Interview: Jac & Jessie DiBlasi, recipe book publishers

By Tess McCabe As I well know, self-publishing a book is no easy task, so I'm always interested in how other creative people, who may not have a background in traditional publishing, work through all the steps to get their book to market. Jac and Jessie DiBlasi are sisters, and CWC members, who conceived of a unique idea for a recipe book and pooled their creative skills to produce  the beautiful 'Nonna to Nana' (in stores now). Here, they share their individual career paths and how they collaborated to produce this heartfelt legacy item honouring the special women in their lives.


Tell us about your individual creative paths to this point. Jac: I studied Communication Design at Swinburne University. In that time I did a 12-month work placement in New York as part of my degree. I’m pretty sure this is where I realised that publication design was for me! After returning from there, I finished up with an Honours Degree and have continued working for various design organisations ever since.

Currently, I’m the senior Designer at Destination Melbourne, the regional tourism organisation for Melbourne, which is my 9-5. However, in my spare time I’ve been working on Nonna to Nana, with the hope to continue working on interesting book projects!

Jess: Street and documentary photography is something I began exploring in my early 20’s while working/traveling overseas. It starts out as a hobby and I questioned, for a number of years, if I could have a career as a photographer. I know that working in a creative field will be challenging, and there are no shortage of fantastic photographers already out there! In 2009, I’m working in the corporate world and lose my job as a result of the global financial crisis. It’s at this point that I realise if I don’t give photography a chance now, I might never get the opportunity again to change my career. As a result, I apply for courses and end up being accepted into the Diploma of Photo Imaging at RMIT (TAFE), graduating in 2011. As part of the course, we have to produce a final folio of work and Nonna to Nana becomes the project I start, with the hope to continue working on it/ complete it as a graduate.

How did you conceive of Nonna to Nana and when did you begin working on the book?

Nonna to Nana started out as a (joking) conversation Jac and I have at our grandparent’s house, about three years ago, sitting around the extendable table at their house. Our dad is eating something delicious that our Nonna has made that day and he turns to Jac and I and asks ‘who’s going to cook like this, once she’s gone?’. Dad’s one of eight boys, so it’s no surprise that they all loved eating the food she would make, but none of them really knew how to cook any of it! Jac and I, on the other hand had spent lots of time with Nonna in the kitchen cooking and learning over the years. It’s at that point that we think it might be a great thing to do, to document Nonna cooking some of her signature dishes. It doesn’t take long before we realise that there are so many amazing women that have wonderful stories and recipes to offer and Nonna to Nana is born.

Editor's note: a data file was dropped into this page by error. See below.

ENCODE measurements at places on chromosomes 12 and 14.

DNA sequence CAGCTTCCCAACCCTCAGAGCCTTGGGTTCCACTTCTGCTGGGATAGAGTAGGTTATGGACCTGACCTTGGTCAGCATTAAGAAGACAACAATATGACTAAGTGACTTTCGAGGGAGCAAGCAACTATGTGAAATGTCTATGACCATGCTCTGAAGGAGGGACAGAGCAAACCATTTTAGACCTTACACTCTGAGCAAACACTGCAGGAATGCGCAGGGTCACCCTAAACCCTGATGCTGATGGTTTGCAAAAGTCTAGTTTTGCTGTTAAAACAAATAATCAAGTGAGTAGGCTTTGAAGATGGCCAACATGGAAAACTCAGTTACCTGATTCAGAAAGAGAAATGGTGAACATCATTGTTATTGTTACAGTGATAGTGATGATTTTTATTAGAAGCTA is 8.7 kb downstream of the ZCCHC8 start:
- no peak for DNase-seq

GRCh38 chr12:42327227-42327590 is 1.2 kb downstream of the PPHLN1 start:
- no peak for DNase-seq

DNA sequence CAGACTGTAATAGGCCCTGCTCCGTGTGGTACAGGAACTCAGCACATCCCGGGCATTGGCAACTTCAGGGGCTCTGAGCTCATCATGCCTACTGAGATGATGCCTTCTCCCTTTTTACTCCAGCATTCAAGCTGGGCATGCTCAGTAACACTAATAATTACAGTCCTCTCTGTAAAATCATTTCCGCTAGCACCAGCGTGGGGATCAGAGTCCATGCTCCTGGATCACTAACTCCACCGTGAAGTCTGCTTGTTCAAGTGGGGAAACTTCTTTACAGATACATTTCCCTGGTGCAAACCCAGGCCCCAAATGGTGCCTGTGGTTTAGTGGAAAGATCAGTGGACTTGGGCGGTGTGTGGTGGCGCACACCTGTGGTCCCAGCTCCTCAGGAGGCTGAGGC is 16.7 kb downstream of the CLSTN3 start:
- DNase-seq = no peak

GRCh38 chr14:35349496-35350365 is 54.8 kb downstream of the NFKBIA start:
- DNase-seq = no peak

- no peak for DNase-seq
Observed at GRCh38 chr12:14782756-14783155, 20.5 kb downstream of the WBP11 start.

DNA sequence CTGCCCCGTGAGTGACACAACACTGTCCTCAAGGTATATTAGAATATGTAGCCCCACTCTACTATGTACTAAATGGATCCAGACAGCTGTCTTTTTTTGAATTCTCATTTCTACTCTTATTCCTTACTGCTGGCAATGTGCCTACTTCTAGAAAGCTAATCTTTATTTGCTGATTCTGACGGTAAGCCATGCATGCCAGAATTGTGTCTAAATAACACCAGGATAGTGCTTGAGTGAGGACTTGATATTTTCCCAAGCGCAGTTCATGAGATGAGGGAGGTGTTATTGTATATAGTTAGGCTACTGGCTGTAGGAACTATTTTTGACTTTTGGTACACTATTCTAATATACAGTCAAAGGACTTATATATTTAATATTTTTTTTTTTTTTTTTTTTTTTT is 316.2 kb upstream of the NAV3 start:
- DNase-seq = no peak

Jessie begins working on the project as part of her final folio for RMIT, while she is a photography student in 2011 and Nonna Giovanna is her first photography shoot for the book. Nonna never really loved Jessie taking too many photos of her, so to convince her to participate in the project she decides to shoot the Ricotta Cakes recipe, on Jessie’s birthday. It is such a fun day for us and the portrait on the cover is from that very first shoot!



Have you worked together on projects of this kind or scale before, or was working together in this way a new experience?

Nonna to Nana is the first project of this kind we have worked on together, but something we’ve talked about doing for a long time. Jessie and I have been working in our respective creative fields for a number of years now, and so it was no surprise in what might be involved in publishing a book, but once you actually got into the project, it was a real eye opener into the world of self publishing and what comes with it! Not only are we a photographer and designer, but also now that the book is out in the market place, we’ve found ourselves learning about publishing, marketing, accounting, social media, sales and distribution.

What challenges did you face conceptualising and self-publishing your own book, and how did you overcome them?

Keeping to a schedule that no one is setting for you is really sometimes a tough thing to do. Especially when family commitments and other important matters come up and the book was sometimes the first thing to go on hold. As it was a project that was an extra commitment on top of our regular 9-to-5 jobs, we really had to be dedicated in putting the time in after hours, even if sometimes it was exhausting.

Self funding this entire project has also been pretty huge for us. We were always determined to create this book and do it to the highest quality level we could. Being the first of this type of project, even when we thought we had our budget all planned out, sometimes expenses we hadn’t anticipated crop up.